The role of Gbetagamma and domain interfaces in the activation of G protein-coupled receptor kinase 2Lodowski, D.T., Barnhill, J.F., Pyskadlo, R.M., Ghirlando, R., Sterne-Marr, R., Tesmer, J.J.G.
(2005) Biochemistry 44: 6958-6970
- PubMed: 15865441
- DOI: 10.1021/bi050119q
- PubMed Abstract:
In response to extracellular signals, G protein-coupled receptors (GPCRs) catalyze guanine nucleotide exchange on Galpha subunits, enabling both activated Galpha and Gbetagamma subunits to target downstream effector enzymes. One target of Gbetagamma ...
In response to extracellular signals, G protein-coupled receptors (GPCRs) catalyze guanine nucleotide exchange on Galpha subunits, enabling both activated Galpha and Gbetagamma subunits to target downstream effector enzymes. One target of Gbetagamma is G protein-coupled receptor kinase 2 (GRK2), an enzyme that initiates homologous desensitization by phosphorylating activated GPCRs. GRK2 consists of three distinct domains: an RGS homology (RH) domain, a protein kinase domain, and a pleckstrin homology (PH) domain, through which it binds Gbetagamma. The crystal structure of the GRK2-Gbetagamma complex revealed that the domains of GRK2 are intimately associated and left open the possibility for allosteric regulation by Gbetagamma. In this paper, we report the 4.5 A structure of GRK2, which shows that the binding of Gbetagamma does not induce large domain rearrangements in GRK2, although small rotations of the RH and PH domains relative to the kinase domain are evident. Mutation of residues within the larger domain interfaces of GRK2 generally leads to diminished expression and activity, suggesting that these interfaces are important for stability and remain intact upon activation of GRK2. Geranylgeranylated Gbetagamma, but not a soluble mutant of Gbetagamma, protects GRK2 from clostripain digestion at a site within its kinase domain that is 80 A away from the Gbetagamma binding site. Equilibrium ultracentrifugation experiments indicate that neither abnormally large detergent micelles nor protein oligomerization can account for the observed protection. The Gbetagamma-mediated binding of GRK2 to CHAPS micelles or lipid bilayers therefore appears to rigidify the kinase domain, perhaps by encouraging stable contacts between the RH and kinase domains.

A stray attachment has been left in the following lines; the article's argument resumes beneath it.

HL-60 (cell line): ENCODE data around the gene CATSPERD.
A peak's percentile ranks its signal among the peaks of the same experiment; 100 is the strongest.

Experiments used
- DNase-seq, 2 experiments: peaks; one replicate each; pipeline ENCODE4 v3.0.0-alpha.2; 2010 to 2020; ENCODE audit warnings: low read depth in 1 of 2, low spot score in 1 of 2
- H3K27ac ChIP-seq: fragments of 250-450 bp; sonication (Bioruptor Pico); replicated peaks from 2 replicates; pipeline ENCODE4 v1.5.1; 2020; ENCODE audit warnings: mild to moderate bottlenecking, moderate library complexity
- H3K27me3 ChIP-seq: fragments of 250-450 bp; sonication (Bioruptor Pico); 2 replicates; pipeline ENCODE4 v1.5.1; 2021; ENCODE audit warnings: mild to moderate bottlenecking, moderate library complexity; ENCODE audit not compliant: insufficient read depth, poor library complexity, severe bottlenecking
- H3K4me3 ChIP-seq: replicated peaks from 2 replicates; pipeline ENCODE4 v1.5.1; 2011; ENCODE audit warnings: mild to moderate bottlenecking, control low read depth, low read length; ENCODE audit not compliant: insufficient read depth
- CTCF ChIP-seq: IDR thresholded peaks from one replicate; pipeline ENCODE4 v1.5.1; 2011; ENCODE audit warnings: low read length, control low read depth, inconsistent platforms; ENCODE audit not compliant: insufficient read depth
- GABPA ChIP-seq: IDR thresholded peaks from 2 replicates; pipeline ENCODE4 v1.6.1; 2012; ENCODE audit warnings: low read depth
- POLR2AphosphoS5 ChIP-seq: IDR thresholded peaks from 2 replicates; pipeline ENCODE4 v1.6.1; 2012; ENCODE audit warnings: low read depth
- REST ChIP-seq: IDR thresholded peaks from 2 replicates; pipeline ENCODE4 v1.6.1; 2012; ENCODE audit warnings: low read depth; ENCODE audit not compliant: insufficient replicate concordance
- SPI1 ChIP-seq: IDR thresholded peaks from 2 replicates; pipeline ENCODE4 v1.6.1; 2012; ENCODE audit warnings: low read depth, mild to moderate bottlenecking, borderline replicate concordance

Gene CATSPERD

Department of Chemistry and Biochemistry, Institute for Cellular and Molecular Biology, The University of Texas at Austin, 78712-0165, USA.